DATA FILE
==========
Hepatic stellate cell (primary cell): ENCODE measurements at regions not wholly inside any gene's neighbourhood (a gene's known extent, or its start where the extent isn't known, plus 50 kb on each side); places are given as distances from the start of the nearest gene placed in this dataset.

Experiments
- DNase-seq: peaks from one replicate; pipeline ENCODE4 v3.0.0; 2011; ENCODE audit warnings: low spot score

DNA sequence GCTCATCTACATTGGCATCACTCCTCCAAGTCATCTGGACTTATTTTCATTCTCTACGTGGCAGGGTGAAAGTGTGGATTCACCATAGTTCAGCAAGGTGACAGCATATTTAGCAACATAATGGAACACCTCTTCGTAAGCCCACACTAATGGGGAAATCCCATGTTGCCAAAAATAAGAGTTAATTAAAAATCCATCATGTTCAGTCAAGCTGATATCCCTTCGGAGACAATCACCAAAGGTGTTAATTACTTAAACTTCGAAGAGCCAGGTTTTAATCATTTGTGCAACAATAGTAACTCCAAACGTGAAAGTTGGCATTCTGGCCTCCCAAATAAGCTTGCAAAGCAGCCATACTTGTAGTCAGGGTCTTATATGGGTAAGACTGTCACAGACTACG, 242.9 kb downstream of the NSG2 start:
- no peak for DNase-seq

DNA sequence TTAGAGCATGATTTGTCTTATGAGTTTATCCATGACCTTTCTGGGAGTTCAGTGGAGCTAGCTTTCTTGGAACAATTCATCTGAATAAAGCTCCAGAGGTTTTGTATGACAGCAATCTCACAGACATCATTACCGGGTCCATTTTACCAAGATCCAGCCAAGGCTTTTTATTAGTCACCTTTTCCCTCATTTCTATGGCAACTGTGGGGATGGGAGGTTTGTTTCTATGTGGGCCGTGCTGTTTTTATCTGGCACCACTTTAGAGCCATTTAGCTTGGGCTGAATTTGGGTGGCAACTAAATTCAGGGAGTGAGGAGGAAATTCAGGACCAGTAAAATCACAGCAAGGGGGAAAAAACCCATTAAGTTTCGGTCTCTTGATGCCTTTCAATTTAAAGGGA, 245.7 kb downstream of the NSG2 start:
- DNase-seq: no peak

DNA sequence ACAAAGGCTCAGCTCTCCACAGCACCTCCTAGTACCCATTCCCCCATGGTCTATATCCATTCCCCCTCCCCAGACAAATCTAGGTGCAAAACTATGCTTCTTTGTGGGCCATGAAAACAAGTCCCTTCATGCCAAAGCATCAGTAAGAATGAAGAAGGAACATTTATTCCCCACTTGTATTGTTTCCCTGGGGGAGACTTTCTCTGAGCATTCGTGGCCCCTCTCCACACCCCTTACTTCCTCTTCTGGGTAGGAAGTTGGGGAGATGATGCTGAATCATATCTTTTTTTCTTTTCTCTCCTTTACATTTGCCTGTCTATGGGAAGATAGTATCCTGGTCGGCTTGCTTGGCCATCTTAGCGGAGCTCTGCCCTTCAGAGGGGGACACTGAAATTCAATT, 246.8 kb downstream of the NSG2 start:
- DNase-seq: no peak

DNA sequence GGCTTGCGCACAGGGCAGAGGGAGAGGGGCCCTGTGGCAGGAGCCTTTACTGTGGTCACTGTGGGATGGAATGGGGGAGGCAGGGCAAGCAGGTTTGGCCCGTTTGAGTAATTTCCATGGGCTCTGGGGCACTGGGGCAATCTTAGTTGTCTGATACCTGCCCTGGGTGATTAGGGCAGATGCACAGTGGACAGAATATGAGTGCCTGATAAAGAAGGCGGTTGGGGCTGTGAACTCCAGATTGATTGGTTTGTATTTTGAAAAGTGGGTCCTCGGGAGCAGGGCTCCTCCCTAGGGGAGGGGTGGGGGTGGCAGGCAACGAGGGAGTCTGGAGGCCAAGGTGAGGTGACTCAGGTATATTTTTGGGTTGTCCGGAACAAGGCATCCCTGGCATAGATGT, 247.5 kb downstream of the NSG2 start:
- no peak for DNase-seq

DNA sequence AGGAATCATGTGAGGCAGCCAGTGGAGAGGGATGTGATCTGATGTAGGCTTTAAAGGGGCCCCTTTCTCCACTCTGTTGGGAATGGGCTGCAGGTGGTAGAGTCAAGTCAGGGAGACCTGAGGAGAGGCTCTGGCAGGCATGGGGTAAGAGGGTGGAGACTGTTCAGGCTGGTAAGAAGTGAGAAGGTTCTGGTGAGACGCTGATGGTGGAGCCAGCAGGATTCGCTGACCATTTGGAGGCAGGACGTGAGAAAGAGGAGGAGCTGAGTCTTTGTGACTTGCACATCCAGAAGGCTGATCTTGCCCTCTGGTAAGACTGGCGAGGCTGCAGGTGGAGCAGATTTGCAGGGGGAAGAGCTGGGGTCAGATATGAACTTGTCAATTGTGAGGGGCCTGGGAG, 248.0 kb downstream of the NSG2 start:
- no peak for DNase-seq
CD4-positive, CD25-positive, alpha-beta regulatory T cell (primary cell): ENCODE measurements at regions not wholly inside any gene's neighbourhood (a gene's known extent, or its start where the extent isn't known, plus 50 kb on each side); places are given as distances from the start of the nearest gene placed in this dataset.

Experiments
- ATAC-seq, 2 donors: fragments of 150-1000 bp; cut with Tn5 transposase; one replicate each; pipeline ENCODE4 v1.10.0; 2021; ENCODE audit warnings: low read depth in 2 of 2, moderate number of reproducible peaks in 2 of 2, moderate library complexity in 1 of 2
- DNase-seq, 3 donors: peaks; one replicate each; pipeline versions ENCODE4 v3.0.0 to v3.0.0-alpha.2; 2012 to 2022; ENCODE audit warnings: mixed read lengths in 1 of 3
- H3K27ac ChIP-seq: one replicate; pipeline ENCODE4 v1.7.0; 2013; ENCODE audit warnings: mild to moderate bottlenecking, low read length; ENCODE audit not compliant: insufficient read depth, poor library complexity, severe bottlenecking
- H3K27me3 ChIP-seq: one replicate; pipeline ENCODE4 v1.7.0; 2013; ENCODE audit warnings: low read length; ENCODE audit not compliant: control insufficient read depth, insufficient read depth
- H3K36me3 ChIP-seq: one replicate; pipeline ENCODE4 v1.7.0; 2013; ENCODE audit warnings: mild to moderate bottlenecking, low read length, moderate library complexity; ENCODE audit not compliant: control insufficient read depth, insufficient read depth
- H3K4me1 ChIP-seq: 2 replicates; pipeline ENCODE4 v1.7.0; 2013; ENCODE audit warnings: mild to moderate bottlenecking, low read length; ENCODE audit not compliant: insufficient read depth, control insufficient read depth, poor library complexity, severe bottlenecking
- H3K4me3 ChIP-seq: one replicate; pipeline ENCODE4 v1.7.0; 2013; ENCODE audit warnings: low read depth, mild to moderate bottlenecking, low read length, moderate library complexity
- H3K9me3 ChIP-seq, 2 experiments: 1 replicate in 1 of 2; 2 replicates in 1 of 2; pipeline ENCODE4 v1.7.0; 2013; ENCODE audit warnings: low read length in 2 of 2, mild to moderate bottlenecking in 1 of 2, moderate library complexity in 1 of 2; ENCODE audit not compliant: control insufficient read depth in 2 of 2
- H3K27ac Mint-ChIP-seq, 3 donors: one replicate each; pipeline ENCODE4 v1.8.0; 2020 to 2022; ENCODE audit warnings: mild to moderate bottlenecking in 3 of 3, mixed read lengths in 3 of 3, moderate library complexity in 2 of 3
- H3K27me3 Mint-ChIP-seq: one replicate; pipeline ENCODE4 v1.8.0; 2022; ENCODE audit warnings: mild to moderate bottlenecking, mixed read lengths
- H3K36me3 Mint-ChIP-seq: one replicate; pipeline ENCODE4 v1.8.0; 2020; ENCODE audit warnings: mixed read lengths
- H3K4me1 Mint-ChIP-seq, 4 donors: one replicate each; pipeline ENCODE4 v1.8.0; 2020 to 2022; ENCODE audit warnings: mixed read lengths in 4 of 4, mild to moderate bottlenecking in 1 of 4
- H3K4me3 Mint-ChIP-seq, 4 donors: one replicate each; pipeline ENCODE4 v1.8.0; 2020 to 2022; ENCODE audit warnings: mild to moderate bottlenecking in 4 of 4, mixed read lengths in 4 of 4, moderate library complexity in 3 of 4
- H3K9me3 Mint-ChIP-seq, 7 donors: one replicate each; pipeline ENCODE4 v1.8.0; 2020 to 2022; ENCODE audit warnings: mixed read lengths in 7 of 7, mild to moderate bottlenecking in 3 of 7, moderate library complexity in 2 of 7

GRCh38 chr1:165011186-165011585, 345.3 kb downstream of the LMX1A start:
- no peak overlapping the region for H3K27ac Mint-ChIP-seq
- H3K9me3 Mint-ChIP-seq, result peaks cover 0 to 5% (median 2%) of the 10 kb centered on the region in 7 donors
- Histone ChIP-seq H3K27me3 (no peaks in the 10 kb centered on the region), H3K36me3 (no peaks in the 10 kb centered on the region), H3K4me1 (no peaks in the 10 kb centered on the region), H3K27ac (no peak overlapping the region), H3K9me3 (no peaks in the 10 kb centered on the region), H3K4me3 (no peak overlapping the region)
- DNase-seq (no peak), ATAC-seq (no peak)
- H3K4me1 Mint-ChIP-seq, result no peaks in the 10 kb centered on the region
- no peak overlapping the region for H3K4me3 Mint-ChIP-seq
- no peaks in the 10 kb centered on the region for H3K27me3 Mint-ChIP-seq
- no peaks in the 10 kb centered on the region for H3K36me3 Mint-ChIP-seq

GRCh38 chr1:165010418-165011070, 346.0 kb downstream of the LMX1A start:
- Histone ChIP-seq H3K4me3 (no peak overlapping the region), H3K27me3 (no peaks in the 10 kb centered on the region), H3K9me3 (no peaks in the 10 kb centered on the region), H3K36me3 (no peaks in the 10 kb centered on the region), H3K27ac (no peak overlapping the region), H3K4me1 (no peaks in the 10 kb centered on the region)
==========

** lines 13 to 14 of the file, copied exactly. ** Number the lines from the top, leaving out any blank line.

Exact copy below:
- no peak for DNase-seq
CD4-positive, CD25-positive, alpha-beta regulatory T cell (primary cell): ENCODE measurements at regions not wholly inside any gene's neighbourhood (a gene's known extent, or its start where the extent isn't known, plus 50 kb on each side); places are given as distances from the start of the nearest gene placed in this dataset.